Denmark is a Scandinavian country in Northern Europe. The countries of Denmark and Greenland, as well as the Faroe Islands, constitute the Kingdom of Denmark . It is the southernmost of the Nordic countries, southwest of Sweden and south of Norway, and bordered to the south by Germany. Denmark...

. On one of these trips, she also brought back the coffins of former German President Paul von Hindenburg
Paul von Hindenburg
Paul Ludwig Hans Anton von Beneckendorff und von Hindenburg , known universally as Paul von Hindenburg was a Prussian-German field marshal, statesman, and politician, and served as the second President of Germany from 1925 to 1934....

 and his wife.

In the night from 9 April to 10 April 1945 Emden was severely damaged in an air attack at Kiel
Kiel
Kiel is the capital and most populous city in the northern German state of Schleswig-Holstein, with a population of 238,049 .Kiel is approximately north of Hamburg. Due to its geographic location in the north of Germany, the southeast of the Jutland peninsula, and the southwestern shore of the...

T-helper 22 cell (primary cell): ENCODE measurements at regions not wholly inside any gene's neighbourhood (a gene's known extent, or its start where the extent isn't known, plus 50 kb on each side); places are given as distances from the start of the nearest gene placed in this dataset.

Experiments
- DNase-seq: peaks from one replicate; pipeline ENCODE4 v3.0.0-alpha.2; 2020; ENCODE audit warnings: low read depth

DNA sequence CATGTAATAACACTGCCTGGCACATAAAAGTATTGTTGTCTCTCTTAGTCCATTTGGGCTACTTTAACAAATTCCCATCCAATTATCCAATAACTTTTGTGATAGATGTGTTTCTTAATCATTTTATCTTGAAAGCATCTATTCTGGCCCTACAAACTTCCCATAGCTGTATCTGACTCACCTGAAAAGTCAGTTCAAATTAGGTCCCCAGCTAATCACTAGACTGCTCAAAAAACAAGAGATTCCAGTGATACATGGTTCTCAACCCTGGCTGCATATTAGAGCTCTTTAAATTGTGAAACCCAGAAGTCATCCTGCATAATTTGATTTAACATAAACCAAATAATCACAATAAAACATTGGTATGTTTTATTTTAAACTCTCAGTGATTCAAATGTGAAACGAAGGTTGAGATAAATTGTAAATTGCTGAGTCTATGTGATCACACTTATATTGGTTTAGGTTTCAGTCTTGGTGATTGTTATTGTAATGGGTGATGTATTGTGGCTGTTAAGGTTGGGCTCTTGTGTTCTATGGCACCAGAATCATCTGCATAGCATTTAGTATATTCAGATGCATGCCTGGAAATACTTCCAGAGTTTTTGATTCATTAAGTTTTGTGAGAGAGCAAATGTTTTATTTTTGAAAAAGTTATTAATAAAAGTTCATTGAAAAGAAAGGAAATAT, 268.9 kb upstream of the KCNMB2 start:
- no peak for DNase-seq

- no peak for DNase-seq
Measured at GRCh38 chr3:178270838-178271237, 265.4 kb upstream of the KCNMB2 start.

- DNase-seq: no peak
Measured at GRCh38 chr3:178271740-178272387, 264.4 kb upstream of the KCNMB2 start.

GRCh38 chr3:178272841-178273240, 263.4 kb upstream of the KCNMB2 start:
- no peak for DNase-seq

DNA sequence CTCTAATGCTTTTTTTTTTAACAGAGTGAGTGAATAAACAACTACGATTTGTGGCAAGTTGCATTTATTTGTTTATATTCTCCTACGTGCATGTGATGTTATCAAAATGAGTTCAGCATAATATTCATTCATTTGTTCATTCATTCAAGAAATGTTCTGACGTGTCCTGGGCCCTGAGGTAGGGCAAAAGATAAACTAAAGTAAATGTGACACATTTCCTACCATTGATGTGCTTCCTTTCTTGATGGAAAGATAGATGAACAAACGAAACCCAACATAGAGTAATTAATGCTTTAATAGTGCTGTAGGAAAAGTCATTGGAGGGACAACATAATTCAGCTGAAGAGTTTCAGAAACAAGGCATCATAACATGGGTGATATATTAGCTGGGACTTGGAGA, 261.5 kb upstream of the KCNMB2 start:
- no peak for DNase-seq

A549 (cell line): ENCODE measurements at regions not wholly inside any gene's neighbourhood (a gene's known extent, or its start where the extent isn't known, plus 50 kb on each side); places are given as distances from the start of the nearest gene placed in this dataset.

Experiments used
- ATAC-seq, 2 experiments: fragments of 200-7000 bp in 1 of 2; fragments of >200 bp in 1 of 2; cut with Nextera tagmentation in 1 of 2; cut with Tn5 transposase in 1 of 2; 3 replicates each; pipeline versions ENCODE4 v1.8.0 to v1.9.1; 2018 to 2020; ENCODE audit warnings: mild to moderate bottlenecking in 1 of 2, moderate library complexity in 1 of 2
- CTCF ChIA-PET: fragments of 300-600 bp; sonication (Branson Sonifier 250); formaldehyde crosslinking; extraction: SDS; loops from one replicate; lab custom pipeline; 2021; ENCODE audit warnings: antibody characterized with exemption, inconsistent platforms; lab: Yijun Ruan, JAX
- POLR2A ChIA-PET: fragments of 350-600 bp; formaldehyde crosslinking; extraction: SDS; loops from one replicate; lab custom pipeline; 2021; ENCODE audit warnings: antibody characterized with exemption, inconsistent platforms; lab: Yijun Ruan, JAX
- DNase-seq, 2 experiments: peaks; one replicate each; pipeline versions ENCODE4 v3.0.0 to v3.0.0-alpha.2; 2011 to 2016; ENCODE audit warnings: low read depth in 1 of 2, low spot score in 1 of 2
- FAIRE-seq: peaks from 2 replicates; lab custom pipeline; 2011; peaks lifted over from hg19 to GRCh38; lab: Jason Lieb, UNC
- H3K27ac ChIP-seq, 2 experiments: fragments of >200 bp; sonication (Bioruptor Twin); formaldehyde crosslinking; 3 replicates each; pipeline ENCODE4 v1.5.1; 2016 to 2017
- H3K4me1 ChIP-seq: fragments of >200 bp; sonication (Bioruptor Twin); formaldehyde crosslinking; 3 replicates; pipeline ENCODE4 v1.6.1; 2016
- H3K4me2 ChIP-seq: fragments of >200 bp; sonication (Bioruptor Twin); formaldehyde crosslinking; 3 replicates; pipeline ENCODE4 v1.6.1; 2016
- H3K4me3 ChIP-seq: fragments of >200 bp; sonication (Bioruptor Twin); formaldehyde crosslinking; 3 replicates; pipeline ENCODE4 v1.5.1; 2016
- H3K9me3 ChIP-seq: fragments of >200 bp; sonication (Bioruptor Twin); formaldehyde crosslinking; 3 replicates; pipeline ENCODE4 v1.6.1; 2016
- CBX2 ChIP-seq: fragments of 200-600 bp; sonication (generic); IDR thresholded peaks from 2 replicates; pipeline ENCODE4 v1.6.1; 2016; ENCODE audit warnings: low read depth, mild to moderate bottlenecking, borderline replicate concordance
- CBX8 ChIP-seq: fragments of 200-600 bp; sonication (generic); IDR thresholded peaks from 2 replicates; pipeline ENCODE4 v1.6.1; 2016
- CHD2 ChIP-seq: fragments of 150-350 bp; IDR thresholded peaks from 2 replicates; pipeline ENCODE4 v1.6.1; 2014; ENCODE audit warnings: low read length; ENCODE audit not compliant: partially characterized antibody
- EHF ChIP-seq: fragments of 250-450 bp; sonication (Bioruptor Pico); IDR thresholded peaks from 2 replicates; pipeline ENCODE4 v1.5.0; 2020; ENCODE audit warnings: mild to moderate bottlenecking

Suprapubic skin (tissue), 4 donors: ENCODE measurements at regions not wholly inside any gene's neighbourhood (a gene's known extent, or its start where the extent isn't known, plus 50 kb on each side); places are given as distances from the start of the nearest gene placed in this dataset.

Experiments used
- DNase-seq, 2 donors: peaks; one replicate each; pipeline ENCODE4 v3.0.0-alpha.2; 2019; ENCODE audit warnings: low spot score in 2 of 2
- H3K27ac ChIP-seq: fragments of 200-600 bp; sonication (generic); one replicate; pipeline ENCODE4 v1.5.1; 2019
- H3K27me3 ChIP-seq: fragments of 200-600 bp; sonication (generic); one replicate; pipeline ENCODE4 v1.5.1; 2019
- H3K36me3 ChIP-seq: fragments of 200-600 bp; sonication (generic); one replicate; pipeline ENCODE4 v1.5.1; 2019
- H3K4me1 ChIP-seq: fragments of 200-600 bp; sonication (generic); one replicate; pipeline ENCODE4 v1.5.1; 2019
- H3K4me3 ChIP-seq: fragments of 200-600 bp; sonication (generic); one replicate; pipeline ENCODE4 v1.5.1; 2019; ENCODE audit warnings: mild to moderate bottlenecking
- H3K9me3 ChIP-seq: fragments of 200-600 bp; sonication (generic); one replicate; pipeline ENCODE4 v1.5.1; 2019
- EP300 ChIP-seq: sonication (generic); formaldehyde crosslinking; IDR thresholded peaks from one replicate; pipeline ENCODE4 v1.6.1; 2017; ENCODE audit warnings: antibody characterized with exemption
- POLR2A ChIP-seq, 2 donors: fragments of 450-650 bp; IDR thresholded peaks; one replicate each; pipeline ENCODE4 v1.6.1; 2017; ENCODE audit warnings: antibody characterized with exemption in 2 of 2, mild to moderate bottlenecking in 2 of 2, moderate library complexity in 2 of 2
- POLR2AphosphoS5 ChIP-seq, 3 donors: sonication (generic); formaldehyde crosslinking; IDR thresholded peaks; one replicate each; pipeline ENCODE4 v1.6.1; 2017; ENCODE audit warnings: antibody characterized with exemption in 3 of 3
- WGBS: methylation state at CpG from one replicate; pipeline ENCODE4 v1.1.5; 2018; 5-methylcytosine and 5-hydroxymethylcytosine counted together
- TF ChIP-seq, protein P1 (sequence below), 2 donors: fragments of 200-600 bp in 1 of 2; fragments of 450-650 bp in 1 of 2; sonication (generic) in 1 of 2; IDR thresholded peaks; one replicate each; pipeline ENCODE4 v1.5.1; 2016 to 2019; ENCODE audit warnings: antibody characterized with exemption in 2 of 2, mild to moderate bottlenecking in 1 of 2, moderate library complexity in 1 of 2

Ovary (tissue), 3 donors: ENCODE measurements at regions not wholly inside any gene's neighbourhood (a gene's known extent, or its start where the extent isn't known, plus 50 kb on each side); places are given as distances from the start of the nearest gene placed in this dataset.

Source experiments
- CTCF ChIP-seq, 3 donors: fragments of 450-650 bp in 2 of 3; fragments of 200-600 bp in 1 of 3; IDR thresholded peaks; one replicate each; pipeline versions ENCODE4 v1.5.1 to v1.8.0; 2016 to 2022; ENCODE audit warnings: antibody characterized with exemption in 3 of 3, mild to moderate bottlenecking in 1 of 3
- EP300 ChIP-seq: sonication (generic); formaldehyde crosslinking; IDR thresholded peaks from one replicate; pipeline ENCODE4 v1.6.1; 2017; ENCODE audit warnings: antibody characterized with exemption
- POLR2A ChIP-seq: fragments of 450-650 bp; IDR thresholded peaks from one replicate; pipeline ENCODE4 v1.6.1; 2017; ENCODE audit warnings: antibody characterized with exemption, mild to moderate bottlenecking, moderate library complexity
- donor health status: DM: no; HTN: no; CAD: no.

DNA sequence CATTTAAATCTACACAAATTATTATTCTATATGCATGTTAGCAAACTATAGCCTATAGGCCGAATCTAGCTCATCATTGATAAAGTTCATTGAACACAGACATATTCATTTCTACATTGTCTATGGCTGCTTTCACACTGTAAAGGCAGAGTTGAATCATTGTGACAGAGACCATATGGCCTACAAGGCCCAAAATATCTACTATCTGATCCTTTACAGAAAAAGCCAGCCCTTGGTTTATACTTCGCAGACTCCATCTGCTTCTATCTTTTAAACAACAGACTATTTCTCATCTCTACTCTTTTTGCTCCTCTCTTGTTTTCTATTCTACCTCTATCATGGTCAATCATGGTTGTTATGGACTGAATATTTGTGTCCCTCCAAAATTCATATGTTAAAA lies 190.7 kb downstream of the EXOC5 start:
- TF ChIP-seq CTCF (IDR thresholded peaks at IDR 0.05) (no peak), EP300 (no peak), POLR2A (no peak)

. She was towed with a 15° list into the Heikendorfer Bucht and beached there on 14 April. The ship was decommissioned on 26 April 1945, scuttled on 3 May and scrapped after the war.

Commanding officers

  • Kapitän zur See Richard Foerster, 15 October 1925 – 23 September 1928
  • Fregattenkapitän/Kapitän zur See Lothar von Arnauld de la Perière, 24 September 1928 – 10 October 1930
  • Fregattenkapitän/Kapitän zur See Robert Witthoeft-Emden, 11 October 1930 – 21 March 1932
  • Fregattenkapitän Werner Grassmann, 22 March 1932 – 1 April 1933
  • Fregattenkapitän Karl Dönitz
    Karl Dönitz
    Karl Dönitz was a German naval commander during World War II. He started his career in the German Navy during World War I. In 1918, while he was in command of , the submarine was sunk by British forces and Dönitz was taken prisoner...

    , 29 September 1934 – 21 September 1935
  • Kapitän zur See Johannes Bachmann, 21 September 1935 – 25 August 1936
  • Kapitän zur See Walter Georg Lohmann, 26 August 1936 – 19 June 1937
  • Fregattenkapitän Bernhard Liebetanz, 20 June – 27 July 1937
  • Fregattenkapitän/Kapitän zur See Leopold Bürkner, 28 July 1937 – 15 June 1938
  • Kapitän zur See Werner Lange
    Werner Lange
    Werner Lange was a Vizeadmiral with the Kriegsmarine during World War II and recipient of the Knight's Cross of the Iron Cross...

    , 8 May 1939 – 28 August 1940
  • Kapitän zur See Hans Mirow, 29 August 1940 – 19.July 1942
  • Kapitän zur See Friedrich Traugott Schmidt, 20 July 1942 – 9 September 1943
  • Kapitän zur See Hans Henigst, 10 September 1943 – March 1944

External links